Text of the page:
Worst night of The Blitz

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History on 29th December


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Worst night of The Blitz

London The 29th of December 1940 AD

The horrific air raids that began with the bombing of the Port of London on September 7 1940 intensified through the autumn of that year and into the winter. Four days after Christmas, on Sunday December 29 1940, with the aim of destroying civilian morale in the capital and the wider country, Hitler's bombers focused their efforts on the City of London.
The City would have huge propaganda value for the Nazis if destroyed, and it was to a certain extent an easy target, its venerable buildings crowded into a small area, ripe for fire-bombing. On December 29 the Germans dropped more incendiary bombs than on any other night, creating what has gone down in history as the Second Great Fire of London. This was early in the war, and the British defenders still had search lights that were ineffective as regards pinpointing high altitude planes; ack-ack guns were cruder than the versions being rapidly developed for later defence of the nation; and fire-fighters were ill-equipped - many put out incendiary devices with buckets of sand as they scuttled from shelter to attack the flames.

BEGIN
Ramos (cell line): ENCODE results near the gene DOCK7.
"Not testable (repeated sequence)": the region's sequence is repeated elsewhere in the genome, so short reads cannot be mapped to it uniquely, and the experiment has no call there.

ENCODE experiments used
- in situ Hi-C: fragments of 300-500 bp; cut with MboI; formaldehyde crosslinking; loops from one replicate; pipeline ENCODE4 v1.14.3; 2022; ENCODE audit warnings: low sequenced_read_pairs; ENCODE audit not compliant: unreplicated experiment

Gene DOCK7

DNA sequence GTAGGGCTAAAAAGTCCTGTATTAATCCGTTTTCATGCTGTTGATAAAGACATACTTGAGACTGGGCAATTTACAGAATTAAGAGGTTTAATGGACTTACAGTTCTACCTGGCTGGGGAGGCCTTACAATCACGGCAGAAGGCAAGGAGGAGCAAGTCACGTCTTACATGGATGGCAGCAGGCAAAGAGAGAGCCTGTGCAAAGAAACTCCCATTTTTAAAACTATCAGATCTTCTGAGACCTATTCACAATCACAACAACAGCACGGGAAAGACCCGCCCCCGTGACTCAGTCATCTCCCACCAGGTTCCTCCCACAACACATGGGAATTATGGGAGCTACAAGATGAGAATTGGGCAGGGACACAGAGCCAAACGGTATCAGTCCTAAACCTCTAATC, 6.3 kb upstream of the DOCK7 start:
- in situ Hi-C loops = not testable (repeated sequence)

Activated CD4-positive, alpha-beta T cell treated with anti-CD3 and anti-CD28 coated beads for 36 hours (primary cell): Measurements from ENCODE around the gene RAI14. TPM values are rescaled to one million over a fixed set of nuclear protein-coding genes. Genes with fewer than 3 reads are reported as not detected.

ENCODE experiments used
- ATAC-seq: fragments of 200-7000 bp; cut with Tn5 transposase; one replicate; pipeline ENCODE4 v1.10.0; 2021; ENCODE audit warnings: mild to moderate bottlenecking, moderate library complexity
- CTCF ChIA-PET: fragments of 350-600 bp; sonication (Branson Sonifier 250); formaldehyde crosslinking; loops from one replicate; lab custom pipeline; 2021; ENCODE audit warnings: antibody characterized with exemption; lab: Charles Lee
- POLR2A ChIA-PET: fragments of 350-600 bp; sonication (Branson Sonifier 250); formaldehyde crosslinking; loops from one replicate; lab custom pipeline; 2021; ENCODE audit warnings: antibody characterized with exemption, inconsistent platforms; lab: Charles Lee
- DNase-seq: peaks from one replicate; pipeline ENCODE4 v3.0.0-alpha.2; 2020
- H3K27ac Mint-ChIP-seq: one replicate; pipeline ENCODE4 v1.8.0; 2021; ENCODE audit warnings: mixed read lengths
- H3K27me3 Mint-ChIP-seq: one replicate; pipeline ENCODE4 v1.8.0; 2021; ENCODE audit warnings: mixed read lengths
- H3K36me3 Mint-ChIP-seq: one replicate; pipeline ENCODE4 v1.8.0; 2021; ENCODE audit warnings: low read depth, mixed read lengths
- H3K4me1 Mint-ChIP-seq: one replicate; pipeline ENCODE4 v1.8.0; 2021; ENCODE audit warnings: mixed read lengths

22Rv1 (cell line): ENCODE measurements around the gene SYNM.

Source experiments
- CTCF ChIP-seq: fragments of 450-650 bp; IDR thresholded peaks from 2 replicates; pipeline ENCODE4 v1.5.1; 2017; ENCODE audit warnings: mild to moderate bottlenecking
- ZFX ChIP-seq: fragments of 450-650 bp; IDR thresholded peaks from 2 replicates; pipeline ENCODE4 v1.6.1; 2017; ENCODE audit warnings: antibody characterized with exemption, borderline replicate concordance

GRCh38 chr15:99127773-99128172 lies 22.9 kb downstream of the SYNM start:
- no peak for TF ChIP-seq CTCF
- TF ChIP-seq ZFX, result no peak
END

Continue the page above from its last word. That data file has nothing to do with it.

But the flames came close to winning. One of the most iconic photos of the conflict shows St Pauls bathed in the light of the blazing buildings surrounding it. With a skill borne of desperation this image was turned into a propaganda victory for the British, the great Cathedral a symbol of British strength and rectitude in the face of enormous but eventually insufficient German firepower.
During the Blitz one in three London houses was damaged or destroyed by bombing. Over a million incendiary bombs were dropped on the capital during the onslaught. As the great US reporter Ernie Pyle wrote of the December 29 raid: "There was something inspiring just in the awful savagery of it."
Somehow London held on, though there was far more looting and other crime covered by the Blitz than was reported at the time. But in the end the inspiration was for the British, not their Nazi foes. By May the following year the Blitz ended, its aim of crushing British resistance never achieved.

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